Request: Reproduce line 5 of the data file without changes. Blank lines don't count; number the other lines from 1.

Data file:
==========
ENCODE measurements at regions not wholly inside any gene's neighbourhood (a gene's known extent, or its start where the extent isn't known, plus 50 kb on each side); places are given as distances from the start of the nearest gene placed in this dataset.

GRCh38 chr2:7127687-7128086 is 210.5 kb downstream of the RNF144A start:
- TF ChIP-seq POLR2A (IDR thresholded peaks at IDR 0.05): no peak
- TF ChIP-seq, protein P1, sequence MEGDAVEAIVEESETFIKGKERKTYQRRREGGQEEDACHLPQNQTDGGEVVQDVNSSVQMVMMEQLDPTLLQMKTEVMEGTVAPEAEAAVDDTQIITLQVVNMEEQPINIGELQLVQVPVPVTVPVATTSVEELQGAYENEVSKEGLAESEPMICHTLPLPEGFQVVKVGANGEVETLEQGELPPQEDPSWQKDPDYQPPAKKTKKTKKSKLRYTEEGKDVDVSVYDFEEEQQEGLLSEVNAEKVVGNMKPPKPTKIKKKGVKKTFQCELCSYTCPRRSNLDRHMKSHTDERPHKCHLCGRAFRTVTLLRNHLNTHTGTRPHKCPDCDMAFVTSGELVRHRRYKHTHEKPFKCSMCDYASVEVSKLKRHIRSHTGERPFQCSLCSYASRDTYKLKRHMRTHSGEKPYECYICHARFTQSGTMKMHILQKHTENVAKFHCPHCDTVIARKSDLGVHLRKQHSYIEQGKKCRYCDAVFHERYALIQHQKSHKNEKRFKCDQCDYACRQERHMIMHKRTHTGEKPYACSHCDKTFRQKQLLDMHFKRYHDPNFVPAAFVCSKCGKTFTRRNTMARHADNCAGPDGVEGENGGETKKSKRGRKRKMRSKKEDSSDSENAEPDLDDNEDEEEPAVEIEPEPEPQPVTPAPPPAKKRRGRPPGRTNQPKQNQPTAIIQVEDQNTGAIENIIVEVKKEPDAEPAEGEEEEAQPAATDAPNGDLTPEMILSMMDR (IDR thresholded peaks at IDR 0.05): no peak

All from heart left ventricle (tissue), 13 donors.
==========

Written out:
All from heart left ventricle (tissue), 13 donors.